Local nonprofit strives to help needy Detroit families transform their houses into homes.
With no intention of starting a nonprofit, Treger Strasberg just couldn’t shy away from helping families in Detroit who are in need.
“I was working at Forgotten Harvest, a nonprofit in Detroit whose mission is to relieve hunger in the Metro Detroit area, and I met a woman who was living under terrible conditions and had nothing,” said Strasberg of Birmingham, who attends Temple Beth El in Bloomfield Township.
“As soon as I found out about her situation, I emailed my friends and neighbors and asked if they had anything they were willing to donate to her. Within six weeks, we refurnished her entire house.”
Strasberg was born in Ohio and raised in San Diego, where she lived and attended school up until her sophomore year of high school. She finished her high school career in Israel, and then moved to New York for college, where she earned a BFA in graphic design and advertising from School of Visual Arts in New York City. She moved to Detroit in 2008 with her husband and two children, now ages 6 and 7.
This past April, Strasberg won the Diversity Champion award in Birmingham. The award is given to members of the community who help bridge the gap between cultures and races in the city of Detroit.
After helping the woman in Detroit, Strasberg thought that was the end of it; however, she would pull up to her house and see a crib on her front porch or a mattress leaning against her garage.
“I started calling shelters and asked if they needed any of the donations I was receiving. They said an organization that furnishes homes doesn’t exist and suggested I start one. I wasn’t ready to start a nonprofit, but my friend Ana Smith and I decided to do it,” Strasberg added.
During the summer of 2009, Humble Design was born.
Humble Design is a nonprofit interior design company serving low-income families and single-parent households in Metro Detroit. It works with 13 homeless shelters in the Detroit tri-county area who refer families to them. After being referred, the families are instantly put on a list of homes to furnish.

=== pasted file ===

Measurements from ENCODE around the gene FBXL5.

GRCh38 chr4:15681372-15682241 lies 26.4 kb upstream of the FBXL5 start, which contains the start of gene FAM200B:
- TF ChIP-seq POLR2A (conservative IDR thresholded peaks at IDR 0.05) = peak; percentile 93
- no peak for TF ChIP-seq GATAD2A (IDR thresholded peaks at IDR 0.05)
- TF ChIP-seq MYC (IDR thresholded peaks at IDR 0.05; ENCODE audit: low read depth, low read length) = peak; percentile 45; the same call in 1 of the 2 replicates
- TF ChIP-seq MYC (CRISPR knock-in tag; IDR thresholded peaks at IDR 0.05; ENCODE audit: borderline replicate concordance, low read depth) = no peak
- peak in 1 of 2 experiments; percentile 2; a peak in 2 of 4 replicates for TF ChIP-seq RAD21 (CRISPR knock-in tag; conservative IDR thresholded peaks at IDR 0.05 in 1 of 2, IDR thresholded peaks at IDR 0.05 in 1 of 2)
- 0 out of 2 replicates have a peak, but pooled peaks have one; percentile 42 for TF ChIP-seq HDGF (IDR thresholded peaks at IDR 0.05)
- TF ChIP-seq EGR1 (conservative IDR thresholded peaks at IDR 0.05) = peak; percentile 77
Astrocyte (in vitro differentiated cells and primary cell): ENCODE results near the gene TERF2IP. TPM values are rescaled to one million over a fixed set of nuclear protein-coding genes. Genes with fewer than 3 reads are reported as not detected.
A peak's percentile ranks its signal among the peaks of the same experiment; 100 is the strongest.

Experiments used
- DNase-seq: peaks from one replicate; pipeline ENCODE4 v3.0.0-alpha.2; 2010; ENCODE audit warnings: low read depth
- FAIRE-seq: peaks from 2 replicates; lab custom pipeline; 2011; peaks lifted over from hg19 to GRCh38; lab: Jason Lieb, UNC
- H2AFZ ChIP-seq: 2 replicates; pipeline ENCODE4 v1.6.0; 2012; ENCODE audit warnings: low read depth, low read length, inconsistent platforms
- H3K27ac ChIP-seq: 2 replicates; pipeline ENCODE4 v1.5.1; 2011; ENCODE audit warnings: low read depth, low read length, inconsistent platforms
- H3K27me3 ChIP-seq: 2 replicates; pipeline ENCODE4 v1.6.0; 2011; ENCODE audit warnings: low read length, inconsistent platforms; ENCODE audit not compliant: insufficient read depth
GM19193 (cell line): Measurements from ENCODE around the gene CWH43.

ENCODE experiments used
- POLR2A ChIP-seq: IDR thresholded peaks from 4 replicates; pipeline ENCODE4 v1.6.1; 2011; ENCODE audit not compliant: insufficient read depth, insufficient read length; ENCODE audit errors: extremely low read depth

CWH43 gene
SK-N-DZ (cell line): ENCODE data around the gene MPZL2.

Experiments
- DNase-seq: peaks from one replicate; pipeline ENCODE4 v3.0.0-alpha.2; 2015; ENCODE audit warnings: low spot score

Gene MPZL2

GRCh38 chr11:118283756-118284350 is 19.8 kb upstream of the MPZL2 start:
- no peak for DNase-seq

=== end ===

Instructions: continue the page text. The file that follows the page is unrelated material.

Most of these families are fleeing domestic abuse. They take nothing with them except for what they can carry on their back (typically a trash bag full of clothes). Humble Design generally works in government-aided housing, where families can usually be found sleeping on the floor in the living room. Very few homes have beds or couches.
“It breaks our heart to see families sleeping on the floor,” Strasberg said. “A good night’s sleep is worth so much, which is why the first thing we do is provide beds.”
The next step is bringing the family to Humble Design’s warehouse in Troy, where they store all of the donations, to pick out couches, coffee tables and dressers. Next, volunteers and designers decorate the house with curtains, artwork, rugs, shelves and vases with flowers. They clean and put the family’s clothes away as well. The team works to create a fully functional home, including the little things, such as trash cans and silverware.
“Before I moved into the home that I am in now, I was living in a small apartment through a women and children’s transitional program with three of my kids,” said Kerita Reed of Detroit. “I’ve been at my current home for two years and had minimal furniture. Humble Design came to my home a couple months ago and refinished the entire place.
Humble Design works with three to five families a week and has about a 20-family waiting list. Around 250 families have been helped thus far. The organization has partnerships with Gorman’s Furniture, which donates floor samples; Two Men and a Truck, which donates moving services; I Love My Pillow, which donates all excess pillows, and many more.
“My favorite part is seeing the reveal,” Strasberg said. “When the families come home, I see the mothers sigh with relief and cry. I see kids playing with toys of their own and feeling secure.”
In February, Humble Design announced its first franchise partner located in Austin, Texas. Strasberg’s hope in the next five years is that her humble team is able to help everyone within the Detroit city limits and never have to turn anyone away.
If you are considering buying a mattress for your college-bound student, one for yourself, or just want to give a mattress to a needy family, join Humble Design in its “Buy a Bed Give a Bed” event July 20-21 from 10 a.m.-3 p.m. at the Humble Design warehouse, 1876 Thunderbird Road in Troy.
“This is a great opportunity for anyone who is in the market to purchase a mattress for college and for people to see the warehouse,” said Client Relations Manager Cheryl Stern of Huntington Woods. “We want to thank Eric Koretz, president of Michigan Discount Mattress, for supporting us with this event.”
“At Humble Design, we do more than furnish homes,” Strasberg said, “We refurnish hope.”
By Leslie Spector|JN Intern